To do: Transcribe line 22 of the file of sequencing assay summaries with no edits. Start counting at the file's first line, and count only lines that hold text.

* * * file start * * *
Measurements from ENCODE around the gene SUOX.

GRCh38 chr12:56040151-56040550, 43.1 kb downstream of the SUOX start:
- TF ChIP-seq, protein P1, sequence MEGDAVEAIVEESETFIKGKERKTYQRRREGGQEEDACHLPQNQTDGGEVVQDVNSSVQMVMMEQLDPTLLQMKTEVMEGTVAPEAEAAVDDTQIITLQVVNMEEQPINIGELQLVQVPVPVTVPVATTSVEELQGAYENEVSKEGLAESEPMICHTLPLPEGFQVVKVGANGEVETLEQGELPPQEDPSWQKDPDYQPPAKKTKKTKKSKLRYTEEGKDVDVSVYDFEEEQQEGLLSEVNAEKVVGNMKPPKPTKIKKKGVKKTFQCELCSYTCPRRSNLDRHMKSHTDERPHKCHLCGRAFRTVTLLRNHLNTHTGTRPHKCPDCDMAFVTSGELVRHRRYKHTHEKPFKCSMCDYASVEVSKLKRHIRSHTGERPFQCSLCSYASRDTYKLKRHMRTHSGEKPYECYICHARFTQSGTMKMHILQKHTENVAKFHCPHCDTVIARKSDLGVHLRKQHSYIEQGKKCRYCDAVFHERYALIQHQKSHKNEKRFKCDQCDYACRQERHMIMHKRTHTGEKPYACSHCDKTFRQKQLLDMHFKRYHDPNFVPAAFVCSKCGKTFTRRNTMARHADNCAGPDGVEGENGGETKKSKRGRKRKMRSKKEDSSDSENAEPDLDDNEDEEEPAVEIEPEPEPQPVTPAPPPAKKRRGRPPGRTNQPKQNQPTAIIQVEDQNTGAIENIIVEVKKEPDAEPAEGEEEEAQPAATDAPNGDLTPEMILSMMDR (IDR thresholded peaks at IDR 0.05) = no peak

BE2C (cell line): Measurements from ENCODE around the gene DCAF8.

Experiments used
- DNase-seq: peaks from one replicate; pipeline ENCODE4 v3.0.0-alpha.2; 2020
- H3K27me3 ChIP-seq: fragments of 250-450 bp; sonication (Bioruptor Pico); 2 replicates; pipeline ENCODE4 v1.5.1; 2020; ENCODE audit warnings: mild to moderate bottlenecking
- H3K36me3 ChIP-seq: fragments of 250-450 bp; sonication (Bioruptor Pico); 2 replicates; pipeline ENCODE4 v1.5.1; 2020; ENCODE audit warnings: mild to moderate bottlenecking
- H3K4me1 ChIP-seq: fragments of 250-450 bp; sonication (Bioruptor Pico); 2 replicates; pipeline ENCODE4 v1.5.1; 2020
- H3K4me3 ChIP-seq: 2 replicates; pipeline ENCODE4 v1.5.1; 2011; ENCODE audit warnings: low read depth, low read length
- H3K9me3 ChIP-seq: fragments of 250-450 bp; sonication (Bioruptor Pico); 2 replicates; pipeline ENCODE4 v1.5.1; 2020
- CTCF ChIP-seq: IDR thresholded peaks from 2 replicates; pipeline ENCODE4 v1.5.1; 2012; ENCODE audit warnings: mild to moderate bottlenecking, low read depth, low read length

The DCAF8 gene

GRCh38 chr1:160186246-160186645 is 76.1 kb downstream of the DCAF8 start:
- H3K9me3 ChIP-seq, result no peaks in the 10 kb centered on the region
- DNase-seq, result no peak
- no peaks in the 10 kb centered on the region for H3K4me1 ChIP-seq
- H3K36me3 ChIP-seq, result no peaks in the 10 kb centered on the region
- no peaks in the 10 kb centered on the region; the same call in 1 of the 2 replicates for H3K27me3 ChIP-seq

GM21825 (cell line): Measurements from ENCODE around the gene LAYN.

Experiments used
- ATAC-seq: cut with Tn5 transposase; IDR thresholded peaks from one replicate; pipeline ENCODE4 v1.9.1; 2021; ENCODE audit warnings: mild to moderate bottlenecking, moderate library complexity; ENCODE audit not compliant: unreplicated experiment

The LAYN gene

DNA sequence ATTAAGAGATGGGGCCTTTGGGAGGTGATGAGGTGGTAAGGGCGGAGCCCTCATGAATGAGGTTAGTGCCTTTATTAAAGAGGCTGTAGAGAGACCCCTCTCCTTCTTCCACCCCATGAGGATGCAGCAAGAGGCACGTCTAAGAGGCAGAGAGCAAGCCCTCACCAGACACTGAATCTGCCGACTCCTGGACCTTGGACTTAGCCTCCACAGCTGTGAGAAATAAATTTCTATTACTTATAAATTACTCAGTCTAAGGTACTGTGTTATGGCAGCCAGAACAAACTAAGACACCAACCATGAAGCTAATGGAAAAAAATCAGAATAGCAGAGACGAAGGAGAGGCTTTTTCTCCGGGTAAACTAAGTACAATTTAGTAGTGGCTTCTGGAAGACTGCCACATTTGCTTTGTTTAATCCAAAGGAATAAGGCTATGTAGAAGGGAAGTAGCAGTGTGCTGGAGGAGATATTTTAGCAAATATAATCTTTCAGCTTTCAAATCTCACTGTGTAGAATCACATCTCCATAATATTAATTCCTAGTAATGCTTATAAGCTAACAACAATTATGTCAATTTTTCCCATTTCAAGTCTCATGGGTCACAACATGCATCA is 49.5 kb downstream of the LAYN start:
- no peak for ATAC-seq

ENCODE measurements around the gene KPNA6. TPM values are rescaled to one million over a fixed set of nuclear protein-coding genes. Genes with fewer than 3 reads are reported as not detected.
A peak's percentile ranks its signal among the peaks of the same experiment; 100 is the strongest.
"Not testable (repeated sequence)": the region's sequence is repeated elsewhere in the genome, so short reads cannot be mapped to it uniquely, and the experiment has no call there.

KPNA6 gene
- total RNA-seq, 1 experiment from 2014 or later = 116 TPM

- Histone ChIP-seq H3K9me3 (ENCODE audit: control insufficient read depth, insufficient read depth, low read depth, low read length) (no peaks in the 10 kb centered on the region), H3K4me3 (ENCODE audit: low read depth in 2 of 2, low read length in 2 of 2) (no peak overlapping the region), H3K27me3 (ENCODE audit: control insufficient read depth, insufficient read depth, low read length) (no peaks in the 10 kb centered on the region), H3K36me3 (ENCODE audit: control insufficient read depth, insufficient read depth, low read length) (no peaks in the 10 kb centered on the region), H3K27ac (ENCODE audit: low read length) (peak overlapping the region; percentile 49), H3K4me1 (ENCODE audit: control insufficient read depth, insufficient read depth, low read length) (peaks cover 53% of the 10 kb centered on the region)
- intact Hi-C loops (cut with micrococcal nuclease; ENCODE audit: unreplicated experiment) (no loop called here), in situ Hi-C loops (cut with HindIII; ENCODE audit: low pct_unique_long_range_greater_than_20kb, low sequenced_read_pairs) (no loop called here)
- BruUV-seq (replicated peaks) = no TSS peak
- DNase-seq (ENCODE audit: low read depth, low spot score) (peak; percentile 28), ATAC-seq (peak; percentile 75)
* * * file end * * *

- ATAC-seq: cut with Tn5 transposase; IDR thresholded peaks from one replicate; pipeline ENCODE4 v1.9.1; 2021; ENCODE audit warnings: mild to moderate bottlenecking, moderate library complexity; ENCODE audit not compliant: unreplicated experiment